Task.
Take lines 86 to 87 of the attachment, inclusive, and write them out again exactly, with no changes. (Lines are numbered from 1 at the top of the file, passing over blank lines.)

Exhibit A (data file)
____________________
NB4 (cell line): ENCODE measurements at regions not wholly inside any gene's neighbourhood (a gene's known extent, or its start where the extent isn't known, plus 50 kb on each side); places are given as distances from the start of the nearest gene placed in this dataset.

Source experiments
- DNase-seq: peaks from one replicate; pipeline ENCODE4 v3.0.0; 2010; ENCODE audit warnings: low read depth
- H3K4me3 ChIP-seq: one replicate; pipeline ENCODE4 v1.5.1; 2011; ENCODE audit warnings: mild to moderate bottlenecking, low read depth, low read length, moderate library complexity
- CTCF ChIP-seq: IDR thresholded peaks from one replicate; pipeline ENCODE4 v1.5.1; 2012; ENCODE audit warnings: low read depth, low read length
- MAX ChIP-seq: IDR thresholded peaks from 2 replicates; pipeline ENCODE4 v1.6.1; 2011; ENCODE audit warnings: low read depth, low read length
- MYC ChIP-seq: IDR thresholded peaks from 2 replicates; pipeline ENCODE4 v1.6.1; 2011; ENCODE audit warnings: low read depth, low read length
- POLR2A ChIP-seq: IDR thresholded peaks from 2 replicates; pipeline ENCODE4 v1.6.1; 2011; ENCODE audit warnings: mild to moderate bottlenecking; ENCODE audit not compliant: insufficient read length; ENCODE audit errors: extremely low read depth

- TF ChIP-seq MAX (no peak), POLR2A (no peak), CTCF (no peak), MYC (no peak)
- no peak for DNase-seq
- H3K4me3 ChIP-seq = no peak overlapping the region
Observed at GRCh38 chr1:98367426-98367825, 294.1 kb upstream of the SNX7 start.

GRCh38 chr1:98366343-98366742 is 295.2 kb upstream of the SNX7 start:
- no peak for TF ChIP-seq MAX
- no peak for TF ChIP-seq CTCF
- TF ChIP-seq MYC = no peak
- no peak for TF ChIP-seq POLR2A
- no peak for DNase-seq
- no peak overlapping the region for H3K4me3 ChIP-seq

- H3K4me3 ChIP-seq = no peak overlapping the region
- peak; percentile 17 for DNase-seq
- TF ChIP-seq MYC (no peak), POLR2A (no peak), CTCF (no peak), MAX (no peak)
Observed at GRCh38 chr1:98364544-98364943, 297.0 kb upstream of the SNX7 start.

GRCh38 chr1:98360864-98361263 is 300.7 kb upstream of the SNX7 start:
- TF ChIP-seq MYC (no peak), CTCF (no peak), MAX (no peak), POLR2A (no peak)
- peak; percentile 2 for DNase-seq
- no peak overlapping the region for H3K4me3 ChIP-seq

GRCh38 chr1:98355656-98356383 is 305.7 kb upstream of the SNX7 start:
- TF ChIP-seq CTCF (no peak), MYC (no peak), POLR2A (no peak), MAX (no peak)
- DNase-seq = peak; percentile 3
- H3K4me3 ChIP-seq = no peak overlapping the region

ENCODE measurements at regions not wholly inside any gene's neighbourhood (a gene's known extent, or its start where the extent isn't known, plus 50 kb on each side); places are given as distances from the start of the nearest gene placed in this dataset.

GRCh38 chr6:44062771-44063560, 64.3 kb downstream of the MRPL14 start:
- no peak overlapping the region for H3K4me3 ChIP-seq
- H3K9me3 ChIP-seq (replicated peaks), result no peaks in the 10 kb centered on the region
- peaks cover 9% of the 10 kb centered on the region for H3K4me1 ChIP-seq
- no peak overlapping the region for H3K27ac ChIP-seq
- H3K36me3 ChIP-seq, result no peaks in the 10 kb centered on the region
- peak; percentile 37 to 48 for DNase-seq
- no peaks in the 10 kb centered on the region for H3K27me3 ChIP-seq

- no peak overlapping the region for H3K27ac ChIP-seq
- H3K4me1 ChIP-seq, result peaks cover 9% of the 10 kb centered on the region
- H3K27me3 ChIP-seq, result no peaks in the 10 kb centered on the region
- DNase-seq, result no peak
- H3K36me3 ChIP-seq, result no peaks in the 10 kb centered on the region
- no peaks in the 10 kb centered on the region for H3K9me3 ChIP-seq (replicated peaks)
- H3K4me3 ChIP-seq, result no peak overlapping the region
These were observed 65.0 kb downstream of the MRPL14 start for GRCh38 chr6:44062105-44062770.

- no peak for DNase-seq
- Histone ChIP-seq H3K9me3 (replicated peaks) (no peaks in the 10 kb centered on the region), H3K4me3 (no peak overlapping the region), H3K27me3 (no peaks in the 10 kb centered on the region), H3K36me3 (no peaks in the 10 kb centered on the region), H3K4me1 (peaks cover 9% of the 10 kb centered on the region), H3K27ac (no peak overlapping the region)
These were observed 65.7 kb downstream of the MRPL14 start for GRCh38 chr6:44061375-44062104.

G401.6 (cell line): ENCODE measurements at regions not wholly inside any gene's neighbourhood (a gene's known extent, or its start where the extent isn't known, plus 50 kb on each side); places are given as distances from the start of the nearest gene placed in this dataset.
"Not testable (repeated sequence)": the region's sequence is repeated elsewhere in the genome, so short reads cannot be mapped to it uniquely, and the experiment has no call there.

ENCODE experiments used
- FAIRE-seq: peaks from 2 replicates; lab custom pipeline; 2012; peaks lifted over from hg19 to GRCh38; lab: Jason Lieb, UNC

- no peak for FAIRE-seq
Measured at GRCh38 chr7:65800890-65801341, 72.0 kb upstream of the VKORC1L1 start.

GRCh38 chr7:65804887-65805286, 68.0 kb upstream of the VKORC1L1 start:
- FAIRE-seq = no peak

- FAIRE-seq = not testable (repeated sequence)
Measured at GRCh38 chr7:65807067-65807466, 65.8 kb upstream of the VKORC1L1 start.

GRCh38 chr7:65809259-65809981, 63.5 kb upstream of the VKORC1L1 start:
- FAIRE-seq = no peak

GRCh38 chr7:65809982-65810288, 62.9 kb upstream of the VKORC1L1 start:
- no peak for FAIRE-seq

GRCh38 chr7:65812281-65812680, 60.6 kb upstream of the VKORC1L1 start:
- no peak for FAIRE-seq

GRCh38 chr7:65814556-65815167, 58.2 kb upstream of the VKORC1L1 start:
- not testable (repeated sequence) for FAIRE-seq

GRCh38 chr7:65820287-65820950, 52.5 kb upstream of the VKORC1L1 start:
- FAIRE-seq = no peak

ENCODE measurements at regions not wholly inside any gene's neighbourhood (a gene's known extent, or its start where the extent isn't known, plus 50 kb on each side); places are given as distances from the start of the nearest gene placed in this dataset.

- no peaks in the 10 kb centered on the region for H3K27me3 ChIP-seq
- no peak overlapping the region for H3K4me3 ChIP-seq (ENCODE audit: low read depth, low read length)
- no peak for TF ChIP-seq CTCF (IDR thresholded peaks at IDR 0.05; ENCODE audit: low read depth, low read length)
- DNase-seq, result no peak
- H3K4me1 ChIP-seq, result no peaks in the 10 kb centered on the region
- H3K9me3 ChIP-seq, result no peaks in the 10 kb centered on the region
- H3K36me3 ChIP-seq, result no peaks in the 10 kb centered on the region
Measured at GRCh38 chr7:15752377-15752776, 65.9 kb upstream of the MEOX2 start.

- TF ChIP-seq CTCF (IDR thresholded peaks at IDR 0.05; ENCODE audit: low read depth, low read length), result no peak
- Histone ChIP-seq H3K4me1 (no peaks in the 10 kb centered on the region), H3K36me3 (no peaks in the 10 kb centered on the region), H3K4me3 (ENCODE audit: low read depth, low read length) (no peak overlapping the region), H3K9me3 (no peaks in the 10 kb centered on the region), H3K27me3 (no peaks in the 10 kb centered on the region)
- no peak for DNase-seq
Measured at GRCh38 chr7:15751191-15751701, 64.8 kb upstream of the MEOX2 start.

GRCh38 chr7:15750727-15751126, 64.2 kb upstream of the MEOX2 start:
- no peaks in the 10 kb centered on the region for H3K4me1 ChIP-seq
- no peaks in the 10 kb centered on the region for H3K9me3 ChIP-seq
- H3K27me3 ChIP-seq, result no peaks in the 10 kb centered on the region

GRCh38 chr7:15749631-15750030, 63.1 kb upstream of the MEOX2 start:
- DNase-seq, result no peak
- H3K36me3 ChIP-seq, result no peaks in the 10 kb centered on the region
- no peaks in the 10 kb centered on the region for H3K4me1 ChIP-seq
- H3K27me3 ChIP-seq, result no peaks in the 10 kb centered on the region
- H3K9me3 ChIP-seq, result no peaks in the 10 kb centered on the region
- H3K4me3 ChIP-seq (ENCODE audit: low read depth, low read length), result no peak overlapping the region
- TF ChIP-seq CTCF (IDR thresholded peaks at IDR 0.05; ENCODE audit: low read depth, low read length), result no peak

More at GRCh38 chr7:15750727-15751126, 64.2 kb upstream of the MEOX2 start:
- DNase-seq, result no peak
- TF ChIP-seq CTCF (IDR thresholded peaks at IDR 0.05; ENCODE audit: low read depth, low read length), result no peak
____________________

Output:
- no peaks in the 10 kb centered on the region for H3K4me1 ChIP-seq
- no peaks in the 10 kb centered on the region for H3K9me3 ChIP-seq